All antidepressants have some side-effects. Some side-effects, such as feeling sick and anxiety, are more common in the first week or two of treatment and often get better. Taking certain antidepressants can slow down your reaction speeds and affect activities that require concentration, such as driving. Ask your doctor whether it’s safe for you to drive while taking your medicine. All antidepressants can affect your sex life – talk to your GP if you’re worried about this.
Below we describe common side-effects for some of the main classes of antidepressants. This section doesn’t include every possible side-effect of antidepressants. Please read the patient information leaflet that comes with your medicine for more information and if you're worried about possible side-effects, ask your doctor for advice.
Although SSRIs have some side-effects, they are generally less troublesome than those of other antidepressants and so are prescribed most often. In particular, they are less likely to make you feel drowsy or give you a dry mouth. Side-effects of SSRIs include:
Rarely, some people experience suicidal thoughts after starting SSRI’s. If this happens to you, you must seek urgent medical attention.
Side-effects of SNRIs and NaSSAs tend to be similar to those of SSRIs.
Common side-effects of tricyclics include:
Some of these side-effects settle down with time, so carry on taking your medicine if you get these symptoms. Don’t stop taking your antidepressants without speaking to your doctor first.
Rarely, tricyclics may also cause arrhythmias (heart palpitations) and fits. Because of this, they are used less often than SSRIs.
MAOI antidepressants can interact with other medicines and some common foods, and increase the risk of side-effects. Because of this, MAOIs aren't prescribed very often. If you’re taking a MAOI antidepressant, your doctor will give you a list of foods that you shouldn’t eat.
Side-effects of MAOIs can include:
Antidepressants aren't addictive but you may get withdrawal symptoms (often referred to as discontinuation syndrome) if you stop taking them suddenly. Symptoms of sudden withdrawal include:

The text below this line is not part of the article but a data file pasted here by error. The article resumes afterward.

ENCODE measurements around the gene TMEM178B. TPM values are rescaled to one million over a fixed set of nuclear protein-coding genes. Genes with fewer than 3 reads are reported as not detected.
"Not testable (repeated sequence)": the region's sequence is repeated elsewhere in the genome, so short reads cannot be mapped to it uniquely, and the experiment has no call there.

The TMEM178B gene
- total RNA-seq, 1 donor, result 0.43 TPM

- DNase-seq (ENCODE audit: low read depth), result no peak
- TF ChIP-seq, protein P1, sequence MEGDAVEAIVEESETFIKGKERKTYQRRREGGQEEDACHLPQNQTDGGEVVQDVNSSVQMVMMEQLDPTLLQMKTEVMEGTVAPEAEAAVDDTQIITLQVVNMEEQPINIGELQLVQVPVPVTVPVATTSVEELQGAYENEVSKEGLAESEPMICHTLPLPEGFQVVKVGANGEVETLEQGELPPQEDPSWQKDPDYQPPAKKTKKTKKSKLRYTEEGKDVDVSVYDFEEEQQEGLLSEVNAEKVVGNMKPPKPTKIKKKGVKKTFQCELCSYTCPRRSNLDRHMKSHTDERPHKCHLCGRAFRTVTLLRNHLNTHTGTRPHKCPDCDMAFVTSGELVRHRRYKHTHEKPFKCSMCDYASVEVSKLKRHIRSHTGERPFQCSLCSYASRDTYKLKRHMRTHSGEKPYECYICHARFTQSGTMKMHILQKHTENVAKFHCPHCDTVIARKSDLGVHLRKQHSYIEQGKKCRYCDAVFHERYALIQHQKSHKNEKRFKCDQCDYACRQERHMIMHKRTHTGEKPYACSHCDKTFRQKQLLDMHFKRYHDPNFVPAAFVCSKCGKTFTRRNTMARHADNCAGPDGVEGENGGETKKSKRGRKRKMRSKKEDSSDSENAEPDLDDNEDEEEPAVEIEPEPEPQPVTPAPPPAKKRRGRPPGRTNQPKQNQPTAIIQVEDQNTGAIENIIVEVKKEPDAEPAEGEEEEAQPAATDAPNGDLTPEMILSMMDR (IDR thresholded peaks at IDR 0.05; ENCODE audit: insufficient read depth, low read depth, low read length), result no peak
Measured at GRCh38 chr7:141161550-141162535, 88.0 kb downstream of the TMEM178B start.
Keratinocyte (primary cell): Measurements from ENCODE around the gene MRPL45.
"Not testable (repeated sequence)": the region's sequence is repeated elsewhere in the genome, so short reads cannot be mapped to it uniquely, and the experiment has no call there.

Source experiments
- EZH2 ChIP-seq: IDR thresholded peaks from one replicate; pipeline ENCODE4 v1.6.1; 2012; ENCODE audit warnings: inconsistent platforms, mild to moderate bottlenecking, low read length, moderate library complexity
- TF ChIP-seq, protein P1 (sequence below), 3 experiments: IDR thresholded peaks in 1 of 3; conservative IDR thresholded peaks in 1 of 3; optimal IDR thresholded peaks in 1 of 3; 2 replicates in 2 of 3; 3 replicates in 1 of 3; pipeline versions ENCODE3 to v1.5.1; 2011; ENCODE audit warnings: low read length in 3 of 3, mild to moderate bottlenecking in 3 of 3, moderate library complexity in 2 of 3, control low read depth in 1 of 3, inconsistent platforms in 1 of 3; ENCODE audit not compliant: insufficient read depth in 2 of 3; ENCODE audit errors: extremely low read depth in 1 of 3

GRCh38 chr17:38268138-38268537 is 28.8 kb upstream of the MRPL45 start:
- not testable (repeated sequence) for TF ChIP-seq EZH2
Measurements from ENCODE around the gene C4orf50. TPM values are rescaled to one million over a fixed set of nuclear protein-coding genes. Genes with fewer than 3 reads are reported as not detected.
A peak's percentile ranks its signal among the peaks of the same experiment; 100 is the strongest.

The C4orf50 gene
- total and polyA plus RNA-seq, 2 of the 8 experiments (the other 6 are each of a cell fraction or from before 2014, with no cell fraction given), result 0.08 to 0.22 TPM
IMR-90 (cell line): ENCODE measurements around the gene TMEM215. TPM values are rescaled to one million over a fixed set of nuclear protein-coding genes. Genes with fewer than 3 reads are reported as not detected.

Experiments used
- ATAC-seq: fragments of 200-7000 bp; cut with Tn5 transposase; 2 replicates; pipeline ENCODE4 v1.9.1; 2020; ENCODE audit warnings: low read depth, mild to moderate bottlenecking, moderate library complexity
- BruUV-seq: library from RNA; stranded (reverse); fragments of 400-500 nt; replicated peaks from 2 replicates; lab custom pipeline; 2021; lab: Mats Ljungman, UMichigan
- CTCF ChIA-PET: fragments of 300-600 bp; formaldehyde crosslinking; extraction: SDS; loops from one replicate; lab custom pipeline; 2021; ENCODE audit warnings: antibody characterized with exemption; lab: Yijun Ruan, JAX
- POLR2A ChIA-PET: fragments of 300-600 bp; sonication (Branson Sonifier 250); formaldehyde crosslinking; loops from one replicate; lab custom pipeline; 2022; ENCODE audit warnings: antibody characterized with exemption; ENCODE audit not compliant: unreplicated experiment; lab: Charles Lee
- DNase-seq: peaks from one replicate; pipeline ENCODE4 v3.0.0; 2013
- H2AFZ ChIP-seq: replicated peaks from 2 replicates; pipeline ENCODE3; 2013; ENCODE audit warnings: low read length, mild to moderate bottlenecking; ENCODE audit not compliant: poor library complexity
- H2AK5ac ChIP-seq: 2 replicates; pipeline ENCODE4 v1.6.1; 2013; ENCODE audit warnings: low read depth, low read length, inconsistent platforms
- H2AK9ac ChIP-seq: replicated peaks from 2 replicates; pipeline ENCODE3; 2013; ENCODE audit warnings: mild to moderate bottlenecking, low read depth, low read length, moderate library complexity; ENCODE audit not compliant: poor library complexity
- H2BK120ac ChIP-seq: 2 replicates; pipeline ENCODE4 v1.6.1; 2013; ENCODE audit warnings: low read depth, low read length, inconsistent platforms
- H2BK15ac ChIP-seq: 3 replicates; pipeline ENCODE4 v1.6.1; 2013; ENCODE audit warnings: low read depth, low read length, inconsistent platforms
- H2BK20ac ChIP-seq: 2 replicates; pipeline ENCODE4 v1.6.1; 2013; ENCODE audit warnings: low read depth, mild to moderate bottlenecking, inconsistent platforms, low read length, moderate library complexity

If you want to stop taking antidepressants, talk to your doctor first. He or she may suggest that you reduce the dose slowly, over a period of weeks, as this can help to prevent withdrawal symptoms.
Antidepressants can interact with some over-the-counter medicines. For example, if you take SSRIs with painkillers, such as aspirin or ibuprofen, it can increase the risk of bleeding in your stomach. Always ask your GP for advice and read the patient information leaflet that comes with your medicine.
Herbal remedies contain active ingredients and may interact with other medicines or cause side-effects. Don’t start a herbal remedy without speaking to your doctor or pharmacist first. St John's wort, for example, which is sold as a herbal antidepressant, can be harmful if you take it with prescribed antidepressants and it can interact with other medicines, such as the contraceptive pill.
Examples of the main types of antidepressants are shown in the table below.
Each medicine has a generic name, which is its official medical name. Many medicines also have at least one brand name, which is the trade name. Generic names are written in lower case and brand names start with a capital letter.
If you're not sure which medicine you have been prescribed, ask your pharmacist for advice.
|Generic name||Brand name|
|Selective serotonin re-uptake inhibitors|
|Serotonin and noradrenaline reuptake inhibitors|
|Noradrenaline and specific serotoninergic antidepressants|
Produced by Rachael Mayfield-Blake, Bupa Heath Information Team, June 2013.
For answers to frequently asked questions on this topic, see FAQs.
For sources and links to further information, see Resources.
This information was published by Bupa's Health Information Team and is based on reputable sources of medical evidence. It has been reviewed by appropriate medical or clinical professionals. Photos are only for illustrative purposes and do not reflect every presentation of a condition. The content is intended only for general information and does not replace the need for personal advice from a qualified health professional. For more details on how we produce our content and its sources, visit the about our health information page.